“You gentlemen are walking with a definite air of purpose.”

They stopped, keeping a Toadsticker-length of space between us.

“We’re lookin’ for a finder’s outfit,” said the biggest. He was squat and bow-legged, with a face full of old pox scars and fetid breath that would have set Three-leg to gagging. “A finder named Markhat.”

I gave Toadsticker a casual twirl.

“And what might your business be with this finder named Markhat?”

The man’s piggy little eyes narrowed. I named him Piggy. His companions, two worthies I dubbed Cabbages and Sheep, who might have heard of soap but had never been formally introduced to a cake of it, shuffled and reddened.

“That’s fer us ’an him to ken.”

“Then start kenning. I’m Markhat. Whoa, you—”

I didn’t have time to say anything else. Piggy rushed me, Cabbages reached under his shirt for a knife and Sheep produced an iron shortsword.

I gave Piggy a solid whack under his chin with Toadsticker’s point. That snapped his head back and drew a little blood, and he backpedaled so fast he went down on his sturdy country ass. Cabbages got a kick in his groin, and I just slammed my door hard in Sheep’s face, yanked the door open again and dropped him with a blow to the head from the flat of Toadsticker’s blade.

Cabbages took to his heels and ran blind onto the street.

The thing about ogres and their manure carts is this—they don’t stop. Well, they do if they can and the whim strikes them, but this one couldn’t and didn’t. Cabbages went down squealing under its ogre-hewn oak and iron wheels. The ogre roared and dropped his handles and reached under the cart and yanked Cabbages out, feetfirst, before tossing his squealing, bloody bulk casually into the heap of refuse old Mr. Bull had just put out for the trashwagons.

Mr. Bull appeared from within his shoe repair shop and, by way of saying welcome to Rannit, he began beating the twitching Cabbages with his surprisingly sturdy broom.

Piggy found his feet. I knocked his knife away, shoved him down again and planted the sole of my good right boot directly on his windpipe.

I kept Toadsticker aimed at his little friend Sheep, who was facedown and moaning and showing no signs of anything more ambitious than a bit of profuse bleeding.

“Why don’t we start over?” I pressed down a bit, risked a glance over my shoulder to see if the ruckus had wakened Buttercup. If it had, she was staying out of sight. I thought of her asleep on my bed and pressed on Piggy’s throat just a little harder. “Here in thriving, cosmopolitan Rannit, we greet each other like civilized men, with a hearty ‘good morning, sir.’ Mr. Bull, you’re either going to break your broom or kill him—why don’t you go back inside.”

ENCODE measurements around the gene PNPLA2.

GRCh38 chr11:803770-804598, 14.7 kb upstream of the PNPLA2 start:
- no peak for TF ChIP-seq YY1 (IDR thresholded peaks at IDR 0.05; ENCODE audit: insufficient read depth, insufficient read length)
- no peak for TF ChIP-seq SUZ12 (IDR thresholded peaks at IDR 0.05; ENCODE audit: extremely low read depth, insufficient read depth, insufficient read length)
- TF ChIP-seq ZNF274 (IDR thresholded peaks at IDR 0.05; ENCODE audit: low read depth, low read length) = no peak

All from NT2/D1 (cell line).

Mr. Bull cackled, gave Cabbages a savage kick to the head and doddered back into his shop.

“Now, let’s see if you’ve learned any manners, shall we?”

“You bastard.”

I let my boot take a few more breaths away.

“Tut, tut, little man. Assault and foul language. You’re never going to win Citizen of the Year, at this rate.”

I let him turn purple. Then I eased up. Let him gobble for air just long enough to keep him conscious.

“Who sent you?”

He cursed more, tried to spit in my eye, cussed when it fell back in his own. I laughed.

“We’ll see if you’d like to try that with the Watch.”

“Boy. Boy, what ’ere you doin’?”

Mama came bustling up, wheezing and puffing. She had her right hand in her ever-present burlap bag, and I’d bet good beer her hand was clutching that wicked meat cleaver she favors.

“These three worthies came to call on me, Mama,” I said. “They turned mean without so much as a hello. The cheek, can you fathom it?”

Mama glared. The man under my boot paled.

“You. You’s one of Efram Sprang’s boys, ain’t you? Don’t you lie to me, I’d know them Sprang bug-eyes any damned where.”

“Mama? You know this man?”

Piggy tried to speak. I cut him off.

“I knows his kinfolk. Don’t I, boy? Let him talk.”

I relented. Piggy sputtered and coughed. I took my boot off his neck but put Toadsticker’s point right at the base of his fat chin and let him feel it.

“Gilgad Sprang. I’m Gilgad Sprang.”

Mama snorted. “I knowed it. You Sprangs never was long on brains. You come all this way to start trouble, did ye?”

Gilgad, son of Efram, tried to rise. I put him flat on his back with a tiny thrust of Toadsticker’s bright steel.